Money market funds can help bring stability to a portfolio heavily weighted in riskier stock and bond investments.
While money market funds help with short-term needs and diversification strategies, investors should remember that they are, certainly, conservative investments. Investing your portfolio too heavily in money market funds can hurt its potential for long-term growth. Investors who are primarily seeking high long-term returns may be better served by investing only a minority of their portfolio in money market funds.
Because potential money market returns tend to just keep pace with inflation before taking taxes into account, money set aside in money market mutual funds can actually lose purchasing power after income taxes on annual returns are factored in.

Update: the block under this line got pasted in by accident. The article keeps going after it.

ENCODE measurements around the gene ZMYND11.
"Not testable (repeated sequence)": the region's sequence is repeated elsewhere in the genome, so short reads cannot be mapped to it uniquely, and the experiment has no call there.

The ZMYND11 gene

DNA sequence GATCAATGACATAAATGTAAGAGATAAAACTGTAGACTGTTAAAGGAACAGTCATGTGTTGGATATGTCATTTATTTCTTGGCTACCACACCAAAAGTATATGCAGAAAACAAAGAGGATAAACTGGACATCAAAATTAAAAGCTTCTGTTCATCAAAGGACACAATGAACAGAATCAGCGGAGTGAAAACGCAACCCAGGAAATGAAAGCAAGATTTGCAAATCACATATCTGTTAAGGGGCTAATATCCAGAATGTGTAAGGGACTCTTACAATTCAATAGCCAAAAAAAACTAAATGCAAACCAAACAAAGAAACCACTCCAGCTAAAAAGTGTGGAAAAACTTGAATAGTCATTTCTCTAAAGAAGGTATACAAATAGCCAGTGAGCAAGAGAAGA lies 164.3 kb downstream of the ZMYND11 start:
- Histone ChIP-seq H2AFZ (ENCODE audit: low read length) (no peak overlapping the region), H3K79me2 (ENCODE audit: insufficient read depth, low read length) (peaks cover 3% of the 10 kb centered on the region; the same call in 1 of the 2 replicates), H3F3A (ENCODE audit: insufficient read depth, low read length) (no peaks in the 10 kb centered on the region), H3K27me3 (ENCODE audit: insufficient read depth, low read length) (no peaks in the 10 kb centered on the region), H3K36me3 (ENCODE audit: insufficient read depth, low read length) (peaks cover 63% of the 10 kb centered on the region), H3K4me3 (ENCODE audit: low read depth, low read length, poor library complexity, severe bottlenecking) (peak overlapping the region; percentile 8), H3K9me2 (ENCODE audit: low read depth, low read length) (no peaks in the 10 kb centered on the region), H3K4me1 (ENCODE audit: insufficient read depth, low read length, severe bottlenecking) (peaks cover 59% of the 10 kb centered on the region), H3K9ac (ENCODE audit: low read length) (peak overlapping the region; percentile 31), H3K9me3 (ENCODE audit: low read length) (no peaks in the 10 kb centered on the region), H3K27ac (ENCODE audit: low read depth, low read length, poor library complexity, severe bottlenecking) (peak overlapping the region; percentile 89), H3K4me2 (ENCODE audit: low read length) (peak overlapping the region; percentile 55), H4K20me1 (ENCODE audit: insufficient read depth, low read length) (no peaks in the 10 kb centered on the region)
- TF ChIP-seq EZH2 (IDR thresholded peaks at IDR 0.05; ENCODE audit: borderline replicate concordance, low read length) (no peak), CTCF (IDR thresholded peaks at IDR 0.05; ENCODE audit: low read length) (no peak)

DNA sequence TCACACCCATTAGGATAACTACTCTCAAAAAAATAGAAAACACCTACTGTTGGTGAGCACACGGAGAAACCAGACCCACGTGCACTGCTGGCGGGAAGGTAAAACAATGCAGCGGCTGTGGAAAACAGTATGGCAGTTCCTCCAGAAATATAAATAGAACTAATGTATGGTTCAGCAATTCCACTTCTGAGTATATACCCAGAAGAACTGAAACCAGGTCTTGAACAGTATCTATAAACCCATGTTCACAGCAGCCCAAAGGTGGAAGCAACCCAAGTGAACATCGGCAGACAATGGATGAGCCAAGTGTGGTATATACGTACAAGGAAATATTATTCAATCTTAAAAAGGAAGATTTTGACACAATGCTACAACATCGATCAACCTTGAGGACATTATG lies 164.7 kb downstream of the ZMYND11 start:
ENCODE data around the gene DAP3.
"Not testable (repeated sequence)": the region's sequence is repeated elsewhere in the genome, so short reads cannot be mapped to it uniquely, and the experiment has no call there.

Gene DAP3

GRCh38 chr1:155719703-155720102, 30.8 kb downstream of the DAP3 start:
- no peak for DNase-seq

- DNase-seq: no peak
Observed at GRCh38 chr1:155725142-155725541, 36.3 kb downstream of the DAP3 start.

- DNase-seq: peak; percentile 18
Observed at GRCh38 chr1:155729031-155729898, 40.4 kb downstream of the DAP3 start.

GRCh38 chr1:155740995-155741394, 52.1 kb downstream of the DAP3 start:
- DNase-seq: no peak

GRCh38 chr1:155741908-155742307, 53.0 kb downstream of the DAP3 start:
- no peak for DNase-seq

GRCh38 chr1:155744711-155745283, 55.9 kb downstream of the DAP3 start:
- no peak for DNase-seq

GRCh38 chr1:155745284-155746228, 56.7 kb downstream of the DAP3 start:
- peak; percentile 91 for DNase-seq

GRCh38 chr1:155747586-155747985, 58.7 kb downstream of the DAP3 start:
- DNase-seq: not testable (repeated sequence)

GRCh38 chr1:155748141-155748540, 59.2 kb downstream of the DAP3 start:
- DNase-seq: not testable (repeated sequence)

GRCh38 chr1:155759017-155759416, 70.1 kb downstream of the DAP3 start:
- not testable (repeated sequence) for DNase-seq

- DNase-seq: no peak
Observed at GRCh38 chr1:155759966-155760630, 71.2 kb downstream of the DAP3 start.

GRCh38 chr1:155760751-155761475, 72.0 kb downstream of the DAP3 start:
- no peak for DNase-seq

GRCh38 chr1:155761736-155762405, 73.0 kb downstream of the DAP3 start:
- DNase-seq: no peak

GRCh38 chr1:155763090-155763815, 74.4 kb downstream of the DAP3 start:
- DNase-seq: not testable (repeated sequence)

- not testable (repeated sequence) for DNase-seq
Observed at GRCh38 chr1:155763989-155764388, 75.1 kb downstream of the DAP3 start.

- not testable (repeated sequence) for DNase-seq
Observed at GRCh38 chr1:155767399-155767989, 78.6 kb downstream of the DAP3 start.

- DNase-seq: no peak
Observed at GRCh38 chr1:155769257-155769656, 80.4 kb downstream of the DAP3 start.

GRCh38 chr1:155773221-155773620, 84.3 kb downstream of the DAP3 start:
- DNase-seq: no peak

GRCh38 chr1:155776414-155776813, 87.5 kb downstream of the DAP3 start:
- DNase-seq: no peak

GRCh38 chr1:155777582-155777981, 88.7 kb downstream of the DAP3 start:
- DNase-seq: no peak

Shop wisely: interest rates affect growth
Also, investors need to evaluate the short-term interest rate environment before they choose money market funds. While such funds respond quickly and positively to rising short-term rates, the same holds true for rate declines. In a low-interest-rate environment, investors will need to shop around to find the best returns for their short-term needs.
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Please be advised that this materials is not intended as legal or tax advice. Accordingly, any tax information provided in this material is not intended or written to be used, and cannot be used, by any taxpayer for the purpose of avoiding penalties that may be imposed on the taxpayer. The tax information was written to support the promotion or marketing of the transactions(s) or matter(s) addressed and you should seek advice based on your particular circumstances from an independent advisor.